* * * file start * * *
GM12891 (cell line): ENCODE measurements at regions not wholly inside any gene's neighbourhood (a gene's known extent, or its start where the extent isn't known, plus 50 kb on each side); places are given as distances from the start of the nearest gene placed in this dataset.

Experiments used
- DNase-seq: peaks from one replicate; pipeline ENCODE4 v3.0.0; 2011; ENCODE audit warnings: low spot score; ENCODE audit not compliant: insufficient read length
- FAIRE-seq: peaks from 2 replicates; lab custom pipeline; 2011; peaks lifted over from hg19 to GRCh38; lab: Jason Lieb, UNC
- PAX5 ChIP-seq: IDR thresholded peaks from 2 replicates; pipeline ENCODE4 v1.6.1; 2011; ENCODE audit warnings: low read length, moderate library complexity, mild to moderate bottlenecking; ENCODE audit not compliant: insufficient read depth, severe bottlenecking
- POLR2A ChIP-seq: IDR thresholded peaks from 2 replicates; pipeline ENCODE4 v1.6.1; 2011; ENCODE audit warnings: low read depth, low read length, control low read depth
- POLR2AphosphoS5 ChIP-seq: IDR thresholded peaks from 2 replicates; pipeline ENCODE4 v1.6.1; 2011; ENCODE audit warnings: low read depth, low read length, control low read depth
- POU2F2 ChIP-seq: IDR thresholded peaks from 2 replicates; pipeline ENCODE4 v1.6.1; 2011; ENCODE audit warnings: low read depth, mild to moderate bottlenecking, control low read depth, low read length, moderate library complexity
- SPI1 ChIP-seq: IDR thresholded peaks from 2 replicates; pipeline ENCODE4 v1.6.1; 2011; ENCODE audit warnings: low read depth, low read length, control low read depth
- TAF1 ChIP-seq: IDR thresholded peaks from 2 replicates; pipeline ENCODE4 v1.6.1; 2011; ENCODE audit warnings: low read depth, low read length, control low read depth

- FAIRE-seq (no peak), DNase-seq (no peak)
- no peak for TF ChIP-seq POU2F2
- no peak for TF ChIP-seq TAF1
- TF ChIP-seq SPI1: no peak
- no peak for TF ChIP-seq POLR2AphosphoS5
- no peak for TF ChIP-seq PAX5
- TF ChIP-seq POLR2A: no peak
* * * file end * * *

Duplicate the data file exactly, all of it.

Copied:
GM12891 (cell line): ENCODE measurements at regions not wholly inside any gene's neighbourhood (a gene's known extent, or its start where the extent isn't known, plus 50 kb on each side); places are given as distances from the start of the nearest gene placed in this dataset.

Experiments used
- DNase-seq: peaks from one replicate; pipeline ENCODE4 v3.0.0; 2011; ENCODE audit warnings: low spot score; ENCODE audit not compliant: insufficient read length
- FAIRE-seq: peaks from 2 replicates; lab custom pipeline; 2011; peaks lifted over from hg19 to GRCh38; lab: Jason Lieb, UNC
- PAX5 ChIP-seq: IDR thresholded peaks from 2 replicates; pipeline ENCODE4 v1.6.1; 2011; ENCODE audit warnings: low read length, moderate library complexity, mild to moderate bottlenecking; ENCODE audit not compliant: insufficient read depth, severe bottlenecking
- POLR2A ChIP-seq: IDR thresholded peaks from 2 replicates; pipeline ENCODE4 v1.6.1; 2011; ENCODE audit warnings: low read depth, low read length, control low read depth
- POLR2AphosphoS5 ChIP-seq: IDR thresholded peaks from 2 replicates; pipeline ENCODE4 v1.6.1; 2011; ENCODE audit warnings: low read depth, low read length, control low read depth
- POU2F2 ChIP-seq: IDR thresholded peaks from 2 replicates; pipeline ENCODE4 v1.6.1; 2011; ENCODE audit warnings: low read depth, mild to moderate bottlenecking, control low read depth, low read length, moderate library complexity
- SPI1 ChIP-seq: IDR thresholded peaks from 2 replicates; pipeline ENCODE4 v1.6.1; 2011; ENCODE audit warnings: low read depth, low read length, control low read depth
- TAF1 ChIP-seq: IDR thresholded peaks from 2 replicates; pipeline ENCODE4 v1.6.1; 2011; ENCODE audit warnings: low read depth, low read length, control low read depth

- FAIRE-seq (no peak), DNase-seq (no peak)
- no peak for TF ChIP-seq POU2F2
- no peak for TF ChIP-seq TAF1
- TF ChIP-seq SPI1: no peak
- no peak for TF ChIP-seq POLR2AphosphoS5
- no peak for TF ChIP-seq PAX5
- TF ChIP-seq POLR2A: no peak